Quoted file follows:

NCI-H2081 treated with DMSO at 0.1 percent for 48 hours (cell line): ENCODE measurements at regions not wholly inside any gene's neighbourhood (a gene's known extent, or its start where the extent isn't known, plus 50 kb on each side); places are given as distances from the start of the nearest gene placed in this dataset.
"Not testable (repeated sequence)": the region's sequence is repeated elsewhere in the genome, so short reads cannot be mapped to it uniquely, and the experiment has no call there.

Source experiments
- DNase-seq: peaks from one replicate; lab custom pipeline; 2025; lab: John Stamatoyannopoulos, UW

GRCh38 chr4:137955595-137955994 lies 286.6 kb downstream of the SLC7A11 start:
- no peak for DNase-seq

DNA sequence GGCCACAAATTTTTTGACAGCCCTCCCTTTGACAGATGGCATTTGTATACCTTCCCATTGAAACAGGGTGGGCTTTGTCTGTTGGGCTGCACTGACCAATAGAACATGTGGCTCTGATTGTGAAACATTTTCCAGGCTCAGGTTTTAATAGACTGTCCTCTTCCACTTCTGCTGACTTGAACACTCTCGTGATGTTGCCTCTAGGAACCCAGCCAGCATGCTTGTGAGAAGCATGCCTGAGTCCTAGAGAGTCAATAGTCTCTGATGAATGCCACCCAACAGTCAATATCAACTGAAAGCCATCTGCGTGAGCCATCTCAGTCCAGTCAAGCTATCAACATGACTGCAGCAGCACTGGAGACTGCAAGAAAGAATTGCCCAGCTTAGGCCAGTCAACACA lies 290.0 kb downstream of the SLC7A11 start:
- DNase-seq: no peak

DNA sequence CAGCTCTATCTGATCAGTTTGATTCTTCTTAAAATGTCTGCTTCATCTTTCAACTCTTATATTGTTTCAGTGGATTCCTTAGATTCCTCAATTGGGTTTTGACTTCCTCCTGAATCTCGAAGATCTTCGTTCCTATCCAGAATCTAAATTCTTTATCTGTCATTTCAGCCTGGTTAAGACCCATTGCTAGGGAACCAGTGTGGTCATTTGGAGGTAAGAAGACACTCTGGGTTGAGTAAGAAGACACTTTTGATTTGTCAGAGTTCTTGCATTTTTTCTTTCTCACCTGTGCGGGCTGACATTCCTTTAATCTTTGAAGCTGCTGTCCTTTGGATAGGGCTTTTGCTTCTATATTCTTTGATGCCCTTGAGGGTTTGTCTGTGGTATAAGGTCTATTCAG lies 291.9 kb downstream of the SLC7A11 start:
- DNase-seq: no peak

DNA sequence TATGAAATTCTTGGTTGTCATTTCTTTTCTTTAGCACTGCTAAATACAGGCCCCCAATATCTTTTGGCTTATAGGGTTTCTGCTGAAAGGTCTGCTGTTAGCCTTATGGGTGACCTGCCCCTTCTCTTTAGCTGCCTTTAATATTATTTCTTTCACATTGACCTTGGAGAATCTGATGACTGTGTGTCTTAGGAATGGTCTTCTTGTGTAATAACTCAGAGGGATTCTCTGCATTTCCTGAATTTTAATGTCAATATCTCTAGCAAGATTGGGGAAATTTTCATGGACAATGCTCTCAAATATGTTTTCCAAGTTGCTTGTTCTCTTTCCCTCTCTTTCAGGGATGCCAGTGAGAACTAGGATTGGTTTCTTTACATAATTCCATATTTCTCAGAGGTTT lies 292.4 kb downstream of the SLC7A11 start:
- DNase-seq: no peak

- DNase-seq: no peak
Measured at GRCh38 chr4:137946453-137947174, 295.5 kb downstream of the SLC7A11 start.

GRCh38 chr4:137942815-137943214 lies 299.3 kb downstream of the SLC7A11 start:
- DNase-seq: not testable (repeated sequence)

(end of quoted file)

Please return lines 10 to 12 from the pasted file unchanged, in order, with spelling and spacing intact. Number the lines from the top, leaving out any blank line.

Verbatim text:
- DNase-seq: no peak

DNA sequence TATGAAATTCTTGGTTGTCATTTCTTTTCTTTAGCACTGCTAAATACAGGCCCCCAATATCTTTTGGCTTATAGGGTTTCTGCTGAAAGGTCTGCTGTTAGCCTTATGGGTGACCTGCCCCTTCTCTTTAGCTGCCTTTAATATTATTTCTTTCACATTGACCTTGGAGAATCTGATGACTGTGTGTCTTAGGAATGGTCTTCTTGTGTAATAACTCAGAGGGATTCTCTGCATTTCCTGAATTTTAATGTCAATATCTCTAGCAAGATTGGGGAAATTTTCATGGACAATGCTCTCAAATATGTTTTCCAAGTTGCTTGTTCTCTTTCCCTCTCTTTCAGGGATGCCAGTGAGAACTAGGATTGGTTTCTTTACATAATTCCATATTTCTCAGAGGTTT lies 292.4 kb downstream of the SLC7A11 start:
- DNase-seq: no peak